Ki Moments Blog

Support for life’s “key” moments.

Showing posts in the category “Emotions”

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  • June 19, 2018

    Making "I Statements" Easy: A Feeling, A Need, A Request

    Making

    Reading a recent online post, I was struck by the author's thoughts on the "I-statement." She was referring to the sometimes tricky communication technique by which I express to you a need, a feeling, or a request, by putting the responsibility for clarity or understanding on myself, rather than on you. It helps me communicate the impact of your behavior, whether positive or otherwise.

    Think of a recent verbal conflict. Did you make accusations like "You always ___! You never ___! You are such a ___! You make me feel ___!"

    Notice how the focus of those statements is on the other person--the "you" you are facing in the fight. An "I" statement shifts the focus and helps you express what's going on for you, as in, "I'm feeling surprised at your remark. I need to hear more in order to understand what's behind it. I'm asking you to elaborate." Your conflict partner is less likely to feel defensive, when you leave the "you" out. And you're more likely to connect by stating the need behind your feeling.

  • May 22, 2018

    How Not to Take Yourself So Seriously: 5 Practices

    How Not to Take Yourself So Seriously: 5 Practices


    "Do not take life too seriously. You will never get out of it alive." -- Elbert Hubbard


    Last week I was offered another lesson at the indoor pool where I swim. Sunday, it seems, has become everyone's favorite day. The pool was packed. Lane designations are important when it's crowded, and two lanes are reserved for slower, leisurely swimmers--like me.

    So, I was in the first leisure lane with two other swimmers, while another very slow swimmer was in the second lane. Things were flowing well until three guys got into the second leisure lane with the slower swimmer. They were much faster and kept running into him--literally.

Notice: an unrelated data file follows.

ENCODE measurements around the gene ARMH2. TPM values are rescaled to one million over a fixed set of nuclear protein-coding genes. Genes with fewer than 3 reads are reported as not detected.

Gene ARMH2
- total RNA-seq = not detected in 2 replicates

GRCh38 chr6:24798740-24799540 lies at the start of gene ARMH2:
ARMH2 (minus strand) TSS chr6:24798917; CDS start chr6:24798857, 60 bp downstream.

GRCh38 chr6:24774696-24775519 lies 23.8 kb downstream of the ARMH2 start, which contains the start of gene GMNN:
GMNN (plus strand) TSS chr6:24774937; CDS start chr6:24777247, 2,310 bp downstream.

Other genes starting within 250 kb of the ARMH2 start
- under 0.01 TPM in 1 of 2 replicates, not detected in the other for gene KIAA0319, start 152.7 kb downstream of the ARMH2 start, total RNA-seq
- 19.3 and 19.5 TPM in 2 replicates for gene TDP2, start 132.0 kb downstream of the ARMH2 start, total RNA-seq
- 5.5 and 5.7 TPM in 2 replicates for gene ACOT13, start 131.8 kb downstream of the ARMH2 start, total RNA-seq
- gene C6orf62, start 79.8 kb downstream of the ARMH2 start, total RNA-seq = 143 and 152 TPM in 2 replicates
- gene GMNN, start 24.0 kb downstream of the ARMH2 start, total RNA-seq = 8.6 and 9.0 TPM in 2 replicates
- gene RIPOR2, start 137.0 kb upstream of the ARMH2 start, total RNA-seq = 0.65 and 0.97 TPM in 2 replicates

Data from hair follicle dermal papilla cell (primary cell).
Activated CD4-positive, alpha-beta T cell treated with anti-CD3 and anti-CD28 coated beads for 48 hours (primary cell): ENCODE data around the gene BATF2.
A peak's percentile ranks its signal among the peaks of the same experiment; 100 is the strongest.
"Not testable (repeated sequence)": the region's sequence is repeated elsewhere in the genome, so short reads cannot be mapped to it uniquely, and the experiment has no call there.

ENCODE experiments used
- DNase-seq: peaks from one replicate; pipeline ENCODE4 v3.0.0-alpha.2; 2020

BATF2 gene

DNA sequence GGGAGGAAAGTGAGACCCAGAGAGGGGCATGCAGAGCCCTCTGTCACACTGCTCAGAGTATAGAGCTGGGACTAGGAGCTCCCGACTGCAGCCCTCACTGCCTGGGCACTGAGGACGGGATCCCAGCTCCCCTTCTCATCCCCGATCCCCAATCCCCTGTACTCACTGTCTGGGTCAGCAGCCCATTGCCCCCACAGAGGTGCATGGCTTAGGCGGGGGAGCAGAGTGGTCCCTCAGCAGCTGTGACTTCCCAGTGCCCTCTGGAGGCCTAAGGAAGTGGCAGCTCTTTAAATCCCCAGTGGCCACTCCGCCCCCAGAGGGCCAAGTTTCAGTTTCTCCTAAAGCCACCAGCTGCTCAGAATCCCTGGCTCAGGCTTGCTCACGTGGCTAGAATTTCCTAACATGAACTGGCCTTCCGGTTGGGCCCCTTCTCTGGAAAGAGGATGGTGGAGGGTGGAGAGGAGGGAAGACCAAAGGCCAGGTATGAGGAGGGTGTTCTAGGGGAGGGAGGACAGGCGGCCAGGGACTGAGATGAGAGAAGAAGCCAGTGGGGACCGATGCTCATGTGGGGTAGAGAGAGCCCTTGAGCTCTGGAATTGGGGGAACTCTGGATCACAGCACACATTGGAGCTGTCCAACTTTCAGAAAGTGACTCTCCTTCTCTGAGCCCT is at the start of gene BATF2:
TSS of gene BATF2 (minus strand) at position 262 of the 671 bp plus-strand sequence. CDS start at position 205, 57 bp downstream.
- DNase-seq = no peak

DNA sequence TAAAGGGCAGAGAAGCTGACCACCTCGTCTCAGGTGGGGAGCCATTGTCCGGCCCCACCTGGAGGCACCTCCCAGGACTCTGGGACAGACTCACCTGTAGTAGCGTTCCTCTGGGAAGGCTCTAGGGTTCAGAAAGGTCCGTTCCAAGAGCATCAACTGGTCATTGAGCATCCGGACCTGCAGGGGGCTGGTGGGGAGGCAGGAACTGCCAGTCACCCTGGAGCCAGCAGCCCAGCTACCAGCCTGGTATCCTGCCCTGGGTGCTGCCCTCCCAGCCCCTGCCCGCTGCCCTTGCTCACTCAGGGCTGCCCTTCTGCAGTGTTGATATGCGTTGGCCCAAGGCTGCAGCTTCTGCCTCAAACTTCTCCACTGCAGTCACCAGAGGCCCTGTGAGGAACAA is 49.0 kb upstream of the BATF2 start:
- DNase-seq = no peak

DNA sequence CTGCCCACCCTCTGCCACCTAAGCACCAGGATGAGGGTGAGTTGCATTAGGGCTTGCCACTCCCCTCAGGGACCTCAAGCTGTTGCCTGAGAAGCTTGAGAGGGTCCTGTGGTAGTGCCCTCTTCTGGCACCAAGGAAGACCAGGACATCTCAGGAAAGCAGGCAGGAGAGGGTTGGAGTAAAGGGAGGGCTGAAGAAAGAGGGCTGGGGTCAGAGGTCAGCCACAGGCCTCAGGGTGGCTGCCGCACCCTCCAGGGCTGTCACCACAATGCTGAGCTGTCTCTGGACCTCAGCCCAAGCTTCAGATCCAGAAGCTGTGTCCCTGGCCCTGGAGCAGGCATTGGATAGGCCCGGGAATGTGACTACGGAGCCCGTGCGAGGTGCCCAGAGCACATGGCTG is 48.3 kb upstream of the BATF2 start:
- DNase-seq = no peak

I got upset and finally spoke to the guys...

  • May 8, 2018

    Get Up and Get a Drink of Water

    Get Up and Get a Drink of Water

    I learned an emotion management technique from my local paper, in a story about Charles Donald Downing, a centenarian living in York Beach, Maine. 

    He and his wife--his "precious Irene"--were married 78 years. Although Irene died earlier this year at the age of 97, Charles reported they "never had a fight in all those years." I agree it's hard to believe. Their secret is that they made agreements with each other, and one of them was this: whenever a disagreement arose or they got angry, one of them would get up and get a drink of water. Then, after the pause, they would begin again, discuss things, and come to a conclusion on what to do.

  • April 10, 2018

    Unlikely Friendships: Reaching Out, Finding Connection

    Unlikely Friendships: Reaching Out, Finding Connection


    Hi -- I'm not writing much today. Instead I'm sharing two YouTube videos, each 4-5 minutes in length. 

    I'm indebted to a Ki Moments subscriber for the first one. The title--"An Unlikely Friendship" reminded her of the title of my first book, Unlikely Teachers, and so she sent it my way.

    Donna and Bob--An Unlikely Friendship unlikely-friendships-donna-and-bob

    The second I found when I plugged "Unlikely Friendships" into the Youtube search engine, just to see what else I might find. Apparently there are quite a lot of unlikely friendships out there, but this one touched me because of the intergenerational nature of it....

  • January 16, 2018

    Take 10 Minutes and Make Someone's Day

    Take 10 Minutes and Make Someone's Day

    Ugh. The guilt.

    The morning started off so well. Early morning sunshine filtering through the windows as I sat with my coffee, journaling, thinking about how my life could be better and what I could do to make it so.

    And then I read something in the paper that changed my morning and made me reflect in an entirely different way...